The hunt for a ‘mirror universe’: Scientists set to launch experiments to find evidence of unseen matter that could reveal a parallel state of existence
- Tests will look for ‘mirror matter’ that may escape into a parallel universe
- A neutron beam will shoot particles at an impenetrable wall
- If matter is observed on the other side, it could be signs of a parallel universe
- The research could have implications on the existence of dark matter
- A similar test has been run in Sweden as scientists parse the data
In a series of upcoming experiments scientists in Tennessee will test for the existence of ‘mirror matter’ that could make up an unseen parallel world.
At Oak Ride National Laboratory — which houses America’s most powerful supercomputers — physicist Leah Broussard will run what she described to NBC as a ‘pretty straightforward’ test to assess a gap in the standard models of physics.
That reportedly simple test will employ the use a neutron beam to shoot particles at an impenetrable wall.
If the particles are observed on the other side of the impassable barrier, researchers say it could be evidence of mirror matter living in the background of our observable world.
Using a particle beam, researchers will test to see if matter is capable of disappearing into a mirror universe that parallels our own. Stock image
As noted by NBC, the existence of a mirror world started to be more seriously tested in the 1990s when scientists observed an unexplained phenomenon involving the radioactive decay of neutrons into protons.
Researchers noted that neutrons, which eventually breakdown into protons, that were created in particle beams lasted on average 14 minutes and 48 seconds, while those collected in lab bottles took 10 seconds less.
Under current models of physics those particles should have exactly the same decay period.
To account for that discrepancy, Russian scientists Anatoli Serebrov of Petersburg Nuclear Physics Institute in Russia posited that neutrons created in a beam can cross over into a mirror world, seemingly disappearing and skewing researchers results.
A simultaneous test of the theory is also being conducted by researchers in Sweden who will cover slow-moving neutrons in a magnetic field — thought to accelerate the transition of matter — to see if the particles disappear.
Tests in Sweden have already been conducted and the data will be assessed throughout the summer reports NBC.
In addition to fundamentally shifting the laws of physics and reality as humans understand it, the existence of a mirror world of particles would also help shed light on the mysterious existence of dark matter.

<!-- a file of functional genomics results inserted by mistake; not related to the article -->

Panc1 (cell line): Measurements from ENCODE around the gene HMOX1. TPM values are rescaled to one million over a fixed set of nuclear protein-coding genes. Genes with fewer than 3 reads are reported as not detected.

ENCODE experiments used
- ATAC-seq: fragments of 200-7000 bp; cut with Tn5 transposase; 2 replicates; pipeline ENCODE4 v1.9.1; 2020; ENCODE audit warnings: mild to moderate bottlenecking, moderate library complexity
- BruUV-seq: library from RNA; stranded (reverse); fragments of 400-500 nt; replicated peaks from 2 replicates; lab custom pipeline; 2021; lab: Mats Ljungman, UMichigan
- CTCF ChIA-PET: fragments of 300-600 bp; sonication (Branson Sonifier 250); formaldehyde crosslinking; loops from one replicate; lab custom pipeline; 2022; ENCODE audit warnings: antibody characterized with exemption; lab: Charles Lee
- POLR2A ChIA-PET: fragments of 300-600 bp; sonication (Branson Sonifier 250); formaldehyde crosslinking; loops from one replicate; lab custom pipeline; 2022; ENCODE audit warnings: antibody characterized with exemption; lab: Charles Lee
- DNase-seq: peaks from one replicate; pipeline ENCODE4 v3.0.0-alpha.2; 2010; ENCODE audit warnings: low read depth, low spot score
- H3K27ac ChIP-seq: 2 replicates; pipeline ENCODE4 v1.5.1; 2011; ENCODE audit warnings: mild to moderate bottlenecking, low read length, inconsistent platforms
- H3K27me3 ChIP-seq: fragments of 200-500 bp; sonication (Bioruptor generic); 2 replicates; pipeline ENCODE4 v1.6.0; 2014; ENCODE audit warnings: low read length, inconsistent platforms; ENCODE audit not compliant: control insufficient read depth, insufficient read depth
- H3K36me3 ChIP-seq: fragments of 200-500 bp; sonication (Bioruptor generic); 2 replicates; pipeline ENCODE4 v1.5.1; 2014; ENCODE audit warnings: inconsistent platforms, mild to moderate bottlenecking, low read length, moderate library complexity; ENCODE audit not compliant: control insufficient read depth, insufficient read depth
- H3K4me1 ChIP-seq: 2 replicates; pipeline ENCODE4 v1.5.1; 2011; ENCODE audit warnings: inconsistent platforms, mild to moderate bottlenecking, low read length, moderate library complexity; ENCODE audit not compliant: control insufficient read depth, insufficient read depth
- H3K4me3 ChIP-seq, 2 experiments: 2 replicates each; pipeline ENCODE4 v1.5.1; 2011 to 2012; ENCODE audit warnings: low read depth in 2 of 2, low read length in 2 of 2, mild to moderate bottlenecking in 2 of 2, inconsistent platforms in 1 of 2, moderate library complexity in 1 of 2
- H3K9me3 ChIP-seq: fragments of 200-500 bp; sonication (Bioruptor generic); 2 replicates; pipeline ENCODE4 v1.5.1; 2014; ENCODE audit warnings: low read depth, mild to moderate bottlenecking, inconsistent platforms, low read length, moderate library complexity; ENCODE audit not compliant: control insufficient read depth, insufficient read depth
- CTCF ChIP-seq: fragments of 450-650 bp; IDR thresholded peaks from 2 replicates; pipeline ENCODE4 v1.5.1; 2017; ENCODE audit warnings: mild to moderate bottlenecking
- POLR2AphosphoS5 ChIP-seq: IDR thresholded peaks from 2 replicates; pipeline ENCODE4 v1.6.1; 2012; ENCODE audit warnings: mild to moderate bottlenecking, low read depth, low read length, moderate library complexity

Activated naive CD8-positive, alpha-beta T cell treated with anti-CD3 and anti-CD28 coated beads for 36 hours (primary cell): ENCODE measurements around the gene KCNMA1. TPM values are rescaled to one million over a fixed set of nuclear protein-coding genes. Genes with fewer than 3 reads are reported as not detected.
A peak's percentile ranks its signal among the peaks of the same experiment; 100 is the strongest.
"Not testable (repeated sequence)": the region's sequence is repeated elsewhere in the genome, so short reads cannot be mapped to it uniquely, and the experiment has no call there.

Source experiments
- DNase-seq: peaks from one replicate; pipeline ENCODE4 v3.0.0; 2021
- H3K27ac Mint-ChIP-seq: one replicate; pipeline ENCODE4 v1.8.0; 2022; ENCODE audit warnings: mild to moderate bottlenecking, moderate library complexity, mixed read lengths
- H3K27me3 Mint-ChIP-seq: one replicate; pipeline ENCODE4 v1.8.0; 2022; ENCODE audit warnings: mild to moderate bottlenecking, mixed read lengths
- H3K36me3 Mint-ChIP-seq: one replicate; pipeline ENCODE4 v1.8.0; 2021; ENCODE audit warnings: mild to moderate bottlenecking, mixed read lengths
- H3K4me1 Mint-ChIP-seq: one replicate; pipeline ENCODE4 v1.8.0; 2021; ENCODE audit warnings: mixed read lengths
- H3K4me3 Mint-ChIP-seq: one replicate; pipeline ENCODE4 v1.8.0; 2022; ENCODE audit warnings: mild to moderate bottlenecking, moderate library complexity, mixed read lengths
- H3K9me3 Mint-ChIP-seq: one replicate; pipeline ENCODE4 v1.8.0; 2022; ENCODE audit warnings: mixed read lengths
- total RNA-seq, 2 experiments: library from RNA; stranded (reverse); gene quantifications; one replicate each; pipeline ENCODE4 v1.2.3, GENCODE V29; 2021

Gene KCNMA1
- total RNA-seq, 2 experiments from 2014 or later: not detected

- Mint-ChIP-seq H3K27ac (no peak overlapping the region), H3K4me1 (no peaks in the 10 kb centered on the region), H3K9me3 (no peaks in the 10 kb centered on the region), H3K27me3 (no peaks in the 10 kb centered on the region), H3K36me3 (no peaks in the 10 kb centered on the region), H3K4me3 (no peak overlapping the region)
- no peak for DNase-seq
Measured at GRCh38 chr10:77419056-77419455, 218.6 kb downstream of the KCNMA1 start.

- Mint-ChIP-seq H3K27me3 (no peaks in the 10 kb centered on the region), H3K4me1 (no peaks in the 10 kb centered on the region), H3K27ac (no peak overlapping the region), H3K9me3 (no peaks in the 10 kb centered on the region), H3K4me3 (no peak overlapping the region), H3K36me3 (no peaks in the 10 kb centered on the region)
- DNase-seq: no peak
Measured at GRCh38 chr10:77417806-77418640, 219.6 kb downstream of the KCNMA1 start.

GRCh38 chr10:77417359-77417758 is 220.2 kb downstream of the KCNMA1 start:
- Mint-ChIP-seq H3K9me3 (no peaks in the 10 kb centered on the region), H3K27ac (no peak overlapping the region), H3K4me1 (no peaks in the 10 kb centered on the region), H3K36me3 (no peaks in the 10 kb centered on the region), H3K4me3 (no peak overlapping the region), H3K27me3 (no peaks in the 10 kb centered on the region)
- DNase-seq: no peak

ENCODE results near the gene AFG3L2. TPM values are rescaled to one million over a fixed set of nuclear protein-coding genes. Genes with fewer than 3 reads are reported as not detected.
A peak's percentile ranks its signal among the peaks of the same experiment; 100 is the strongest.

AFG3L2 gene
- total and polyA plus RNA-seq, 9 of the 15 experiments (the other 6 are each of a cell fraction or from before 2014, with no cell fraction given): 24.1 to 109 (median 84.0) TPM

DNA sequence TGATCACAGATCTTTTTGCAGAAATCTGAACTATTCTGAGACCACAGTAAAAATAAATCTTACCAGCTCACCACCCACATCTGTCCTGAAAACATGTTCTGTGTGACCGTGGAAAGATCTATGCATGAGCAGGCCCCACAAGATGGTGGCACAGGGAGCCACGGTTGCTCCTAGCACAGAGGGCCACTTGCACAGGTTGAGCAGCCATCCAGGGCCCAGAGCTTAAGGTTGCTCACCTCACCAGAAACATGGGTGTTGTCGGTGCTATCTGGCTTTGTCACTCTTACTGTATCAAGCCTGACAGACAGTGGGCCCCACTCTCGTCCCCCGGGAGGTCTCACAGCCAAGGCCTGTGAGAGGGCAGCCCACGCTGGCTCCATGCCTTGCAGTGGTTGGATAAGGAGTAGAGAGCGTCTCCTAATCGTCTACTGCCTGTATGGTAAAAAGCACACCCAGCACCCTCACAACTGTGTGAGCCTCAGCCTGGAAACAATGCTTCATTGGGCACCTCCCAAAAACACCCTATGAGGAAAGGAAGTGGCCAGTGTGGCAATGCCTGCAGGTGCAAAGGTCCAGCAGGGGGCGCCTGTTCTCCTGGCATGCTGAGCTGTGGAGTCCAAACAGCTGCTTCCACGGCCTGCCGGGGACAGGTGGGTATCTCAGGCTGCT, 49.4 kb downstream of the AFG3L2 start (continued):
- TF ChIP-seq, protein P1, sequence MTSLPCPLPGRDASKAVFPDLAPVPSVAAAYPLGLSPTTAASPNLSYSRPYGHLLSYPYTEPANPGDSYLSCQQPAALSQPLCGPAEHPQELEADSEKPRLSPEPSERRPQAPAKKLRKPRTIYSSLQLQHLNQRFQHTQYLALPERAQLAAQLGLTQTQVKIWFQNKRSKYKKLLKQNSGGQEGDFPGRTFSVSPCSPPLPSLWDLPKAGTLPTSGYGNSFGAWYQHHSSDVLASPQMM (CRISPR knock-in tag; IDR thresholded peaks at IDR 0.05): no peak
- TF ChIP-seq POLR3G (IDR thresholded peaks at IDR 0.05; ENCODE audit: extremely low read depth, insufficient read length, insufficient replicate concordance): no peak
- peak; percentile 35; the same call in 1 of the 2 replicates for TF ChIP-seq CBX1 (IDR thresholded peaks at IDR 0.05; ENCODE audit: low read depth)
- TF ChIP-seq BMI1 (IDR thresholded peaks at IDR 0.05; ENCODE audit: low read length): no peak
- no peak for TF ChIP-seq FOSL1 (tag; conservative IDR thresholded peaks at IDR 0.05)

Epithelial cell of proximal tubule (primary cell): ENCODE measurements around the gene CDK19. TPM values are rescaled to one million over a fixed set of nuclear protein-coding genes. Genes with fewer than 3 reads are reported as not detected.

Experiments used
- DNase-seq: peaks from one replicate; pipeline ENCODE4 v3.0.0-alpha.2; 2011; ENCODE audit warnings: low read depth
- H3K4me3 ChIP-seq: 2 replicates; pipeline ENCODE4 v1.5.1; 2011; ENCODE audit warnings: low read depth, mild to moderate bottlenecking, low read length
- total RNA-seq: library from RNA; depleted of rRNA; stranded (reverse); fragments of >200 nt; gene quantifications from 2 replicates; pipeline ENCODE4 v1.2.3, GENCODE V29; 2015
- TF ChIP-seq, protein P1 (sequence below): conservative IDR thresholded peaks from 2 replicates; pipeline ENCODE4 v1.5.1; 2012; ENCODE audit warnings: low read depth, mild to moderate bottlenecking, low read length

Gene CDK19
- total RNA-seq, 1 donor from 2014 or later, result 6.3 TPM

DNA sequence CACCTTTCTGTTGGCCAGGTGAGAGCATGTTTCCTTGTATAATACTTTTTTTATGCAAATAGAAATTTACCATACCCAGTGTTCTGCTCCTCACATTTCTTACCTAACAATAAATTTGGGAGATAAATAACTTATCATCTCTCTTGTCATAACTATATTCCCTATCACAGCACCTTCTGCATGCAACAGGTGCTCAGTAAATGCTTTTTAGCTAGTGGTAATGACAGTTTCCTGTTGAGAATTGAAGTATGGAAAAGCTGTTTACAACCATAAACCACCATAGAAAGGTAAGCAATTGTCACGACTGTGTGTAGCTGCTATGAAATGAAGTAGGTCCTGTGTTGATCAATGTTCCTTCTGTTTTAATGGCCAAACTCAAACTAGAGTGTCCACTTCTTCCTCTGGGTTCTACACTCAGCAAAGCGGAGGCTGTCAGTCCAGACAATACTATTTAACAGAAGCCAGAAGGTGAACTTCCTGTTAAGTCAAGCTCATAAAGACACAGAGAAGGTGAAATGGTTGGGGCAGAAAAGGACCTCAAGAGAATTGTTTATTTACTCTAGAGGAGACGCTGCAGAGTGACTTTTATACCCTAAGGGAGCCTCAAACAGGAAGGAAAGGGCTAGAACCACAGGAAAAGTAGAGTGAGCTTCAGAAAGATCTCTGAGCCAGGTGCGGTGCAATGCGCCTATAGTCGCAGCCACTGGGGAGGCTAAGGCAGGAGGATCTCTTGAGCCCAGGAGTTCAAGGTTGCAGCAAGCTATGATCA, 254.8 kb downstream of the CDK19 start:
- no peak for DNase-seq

Dark matter, though controversial, is thought by some scientists to make up 85 percent of the matter in the universe, though it has never been actually observed.
Researchers say if their mirror universe theory is correct, the elusive dark matter could be hidden there.
The research could have implications on the existence of dark matter which is though to be the ‘glue’ holding galaxies together and creating their unique shapes. File photo
Mirror matter, which would functionally be the same as dark matter, may only interact marginally with our regular particles, meaning it could perform functions like holding galaxies together or altering the velocity of stars and planets in a galaxy — both of which have been theorized abilities and side effects of dark matter.
Though researchers says mirror universe could yield different types of matter or even stars and planets, even the most far-reaching physicists are hesitant to postulate the existence of ‘dark humans’ in a parallel realm.
‘Dark people is probably a bit farfetched,’ Broussard told NBC.
‘But dark matter is very likely as rich as our own matter. This kind of thing needs to be explored.’
WHAT IS DARK MATTER?
Dark matter is a hypothetical substance said to make up roughly 27 per cent of the universe.
The enigmatic material is invisible because it does not reflect light, and has never been directly observed by scientists.
Astronomers know it to be out there because of its gravitational effects on known matter.
The European Space Agency says: ‘Shine a torch in a completely dark room, and you will see only what the torch illuminates.
Dark matter is a hypothetical substance said to make up roughly 27 per cent of the universe. It is thought to be the gravitational ‘glue’ that holds the galaxies together (artist’s impression)
‘That does not mean that the room around you does not exist.
‘Similarly we know dark matter exists but have never observed it directly.’
The material is thought to be the gravitational ‘glue’ that holds the galaxies together.
Calculations show that many galaxies would be torn apart instead of rotating if they weren’t held together by a large amount of dark matter.
Just five per cent the observable universe consists of known matter such as atoms and subatomic particles.